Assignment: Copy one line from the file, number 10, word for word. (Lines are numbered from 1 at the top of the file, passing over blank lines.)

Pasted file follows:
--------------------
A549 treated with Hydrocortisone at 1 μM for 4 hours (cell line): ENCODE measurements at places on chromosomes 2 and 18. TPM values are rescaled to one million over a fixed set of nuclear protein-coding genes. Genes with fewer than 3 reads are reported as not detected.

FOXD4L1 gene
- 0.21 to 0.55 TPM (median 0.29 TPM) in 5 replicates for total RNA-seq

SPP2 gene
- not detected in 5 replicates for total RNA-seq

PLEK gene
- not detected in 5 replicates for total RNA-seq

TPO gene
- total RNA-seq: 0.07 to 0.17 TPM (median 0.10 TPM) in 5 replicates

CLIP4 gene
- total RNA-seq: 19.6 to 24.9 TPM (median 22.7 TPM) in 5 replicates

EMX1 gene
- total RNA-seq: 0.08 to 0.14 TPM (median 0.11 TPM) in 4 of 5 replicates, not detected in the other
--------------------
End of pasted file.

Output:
CLIP4 gene